Less than a week until TNW València 🇪🇸 Get a last-minute 30% discount on your ticket

This article was published on March 22, 2013

This week at Microsoft: Surface, Hadoop, and bribes

This week at Microsoft: Surface, Hadoop, and bribes
Alex Wilhelm
Story by

Alex Wilhelm

Alex Wilhelm is a San Francisco-based writer. You can find Alex on Twitter, and on Facebook. You can reach Alex via email at [email protected] Alex Wilhelm is a San Francisco-based writer. You can find Alex on Twitter, and on Facebook. You can reach Alex via email at [email protected]

Happy Friday friends, it’s not happy hour yet, but the weekend is peeking from around the corner. That means it’s time to look back at the last week of Microsoft news, and ferret out the most important pieces of news to store upstairs.

As always, do ensure that you are following TNW Microsoft on both Twitter, and Facebook before we begin.


This week, Microsoft confirmed that the Surface Pro ‘Limited WiFi’ issue is real, and will be addressed in coming ‘continued’ updates to the tablet. Ironically, the patches will be delivered tirelessly.

Also out this week in the realm of Surface are bulk orders, allowing for corporations to pick up a whole mess of the tablet hybrids, and Touch Covers. It’s unclear if Microsoft is providing the service out of demand, or simply out of normal product release progression. Either way, supply constraints remain a reality for the Surface Pro device.

That said, Surface sales numbers could use a bump. They remain below expectations. If companies start to pick up fleets of Surface Pro devices, however, Microsoft could be perked demand for its first OEM venture’s results.


It appears that several Microsoft partners, and perhaps even Microsoft itself by association, are under initial probe by the US government for allegedly paying bribes to secure software contracts. Here’s Microsoft stating its knowledge of the inquiry:

Today, the Wall Street Journal reported that the U.S. government is reviewing allegations that Microsoft business partners in three countries may have engaged in illegal activity, and if they did, whether Microsoft played any role in these alleged incidents.

Naturally, we are at the start of the proceedings, efforts that may very well result in no charges, and nothing but a passing dip in Microsoft’s reputation. That said, if something lurid comes to the fore, Microsoft could pay a fine and diminish its moral standing.


Good news, fans of Hadoop: It now runs on the Windows Azure IaaS and PaaS service. The service, dubbed HDInsight, will allow you to “to easily deploy and manage Hadoop Clusters” on Azure. Microsoft’s recent, and torrid affair with certain pieces of open source continues apace.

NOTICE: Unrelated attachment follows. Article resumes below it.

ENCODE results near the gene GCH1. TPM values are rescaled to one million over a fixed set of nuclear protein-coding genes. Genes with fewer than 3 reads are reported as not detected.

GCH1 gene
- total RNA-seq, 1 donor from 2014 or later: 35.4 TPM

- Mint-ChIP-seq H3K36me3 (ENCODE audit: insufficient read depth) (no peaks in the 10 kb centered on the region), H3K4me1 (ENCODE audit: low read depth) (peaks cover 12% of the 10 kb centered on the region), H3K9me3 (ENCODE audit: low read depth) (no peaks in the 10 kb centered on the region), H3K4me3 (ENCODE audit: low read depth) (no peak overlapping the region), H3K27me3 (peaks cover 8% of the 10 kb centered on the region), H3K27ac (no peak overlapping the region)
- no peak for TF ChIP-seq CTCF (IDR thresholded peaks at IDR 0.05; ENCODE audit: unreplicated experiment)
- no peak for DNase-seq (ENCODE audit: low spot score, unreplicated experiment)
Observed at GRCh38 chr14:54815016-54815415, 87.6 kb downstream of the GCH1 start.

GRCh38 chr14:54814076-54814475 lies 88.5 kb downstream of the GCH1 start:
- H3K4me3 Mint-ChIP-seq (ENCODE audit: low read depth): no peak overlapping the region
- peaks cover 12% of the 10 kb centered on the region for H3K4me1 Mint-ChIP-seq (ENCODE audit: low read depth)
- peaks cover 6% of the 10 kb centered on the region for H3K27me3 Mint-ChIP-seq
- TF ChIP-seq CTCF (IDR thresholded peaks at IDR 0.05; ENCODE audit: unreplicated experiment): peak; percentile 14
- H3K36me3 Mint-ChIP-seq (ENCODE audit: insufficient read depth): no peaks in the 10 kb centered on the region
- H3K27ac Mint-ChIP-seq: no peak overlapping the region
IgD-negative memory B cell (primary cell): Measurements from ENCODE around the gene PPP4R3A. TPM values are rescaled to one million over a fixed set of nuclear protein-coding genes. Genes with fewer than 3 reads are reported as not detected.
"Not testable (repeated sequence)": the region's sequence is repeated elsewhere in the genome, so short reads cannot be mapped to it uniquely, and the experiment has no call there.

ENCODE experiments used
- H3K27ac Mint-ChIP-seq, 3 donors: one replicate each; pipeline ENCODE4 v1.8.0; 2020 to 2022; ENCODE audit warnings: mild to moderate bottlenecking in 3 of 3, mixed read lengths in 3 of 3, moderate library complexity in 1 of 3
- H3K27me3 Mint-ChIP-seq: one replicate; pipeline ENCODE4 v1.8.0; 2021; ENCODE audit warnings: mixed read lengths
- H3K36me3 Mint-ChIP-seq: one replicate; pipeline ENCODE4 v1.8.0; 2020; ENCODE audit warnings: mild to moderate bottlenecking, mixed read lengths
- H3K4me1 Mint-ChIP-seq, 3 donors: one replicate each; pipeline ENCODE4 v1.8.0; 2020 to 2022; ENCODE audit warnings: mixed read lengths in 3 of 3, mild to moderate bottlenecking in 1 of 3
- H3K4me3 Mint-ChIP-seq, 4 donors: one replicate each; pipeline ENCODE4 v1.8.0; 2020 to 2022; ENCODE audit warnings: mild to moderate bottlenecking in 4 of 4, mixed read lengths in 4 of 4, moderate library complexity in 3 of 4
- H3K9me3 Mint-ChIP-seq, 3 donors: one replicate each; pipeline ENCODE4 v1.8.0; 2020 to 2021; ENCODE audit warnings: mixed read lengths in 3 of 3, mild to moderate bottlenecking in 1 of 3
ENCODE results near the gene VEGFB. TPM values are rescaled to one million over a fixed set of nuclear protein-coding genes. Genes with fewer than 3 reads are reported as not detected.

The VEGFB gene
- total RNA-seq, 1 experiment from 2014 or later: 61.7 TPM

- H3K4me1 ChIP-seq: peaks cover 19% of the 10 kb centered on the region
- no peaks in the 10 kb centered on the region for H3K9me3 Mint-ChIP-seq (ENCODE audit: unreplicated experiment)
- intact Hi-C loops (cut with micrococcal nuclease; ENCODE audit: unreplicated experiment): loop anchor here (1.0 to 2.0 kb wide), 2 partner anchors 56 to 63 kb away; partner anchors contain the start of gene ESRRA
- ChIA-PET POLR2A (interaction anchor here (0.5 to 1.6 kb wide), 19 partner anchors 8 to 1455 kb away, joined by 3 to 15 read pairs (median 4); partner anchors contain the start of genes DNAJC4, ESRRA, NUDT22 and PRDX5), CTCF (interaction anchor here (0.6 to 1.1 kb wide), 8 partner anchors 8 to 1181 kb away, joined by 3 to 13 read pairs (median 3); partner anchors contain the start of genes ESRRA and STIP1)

Azure also picked up support for Windows Phone 7.5, mobile HTML5 clients, Mecurial, PhoneGap, and Dropbox integration this week. If you use Azure, it just became far more flexible. And, if you are an AWS customer instead, Microsoft’s efforts may have become more appealing as an alternative.

Still, driving third-party usage of Azure remains a work in progress for Microsoft, as Amazon’s market and mind share continue to dominate the PaaS business.


This week Microsoft, for the first time, detailed the amount and variety of requests that it receives from governments around the world, for user data. Toting subpoenas and warrants, Microsoft does release information to legal parties with the backing of law.

From TNW’s earlier reporting:

2.1%: That is the percentage of requests that Microsoft receives from governments that result in the disclosure of what Microsoft calls “customer content,” which it describes by example as for instance “the subject line and body of an email exchanged through Outlook.com; or a picture stored on SkyDrive.” That in mind, the vast majority – 97.9% – of met requests end in the release non-consumer content, which could be a location of residence, or gender of the account holder.

Perhaps most interesting among the data was that the Chinese government made no requests. That begs the question: why? Well, my guess would be that it doesn’t feel the need to ask for what it can ascertain on its own. Think on that.

That’s enough Microsoft for the week. Knock for a coffee and pretend to work a bit more before you go home.

Top Image Credit: ToddABishop

Get the TNW newsletter

Get the most important tech news in your inbox each week.

Also tagged with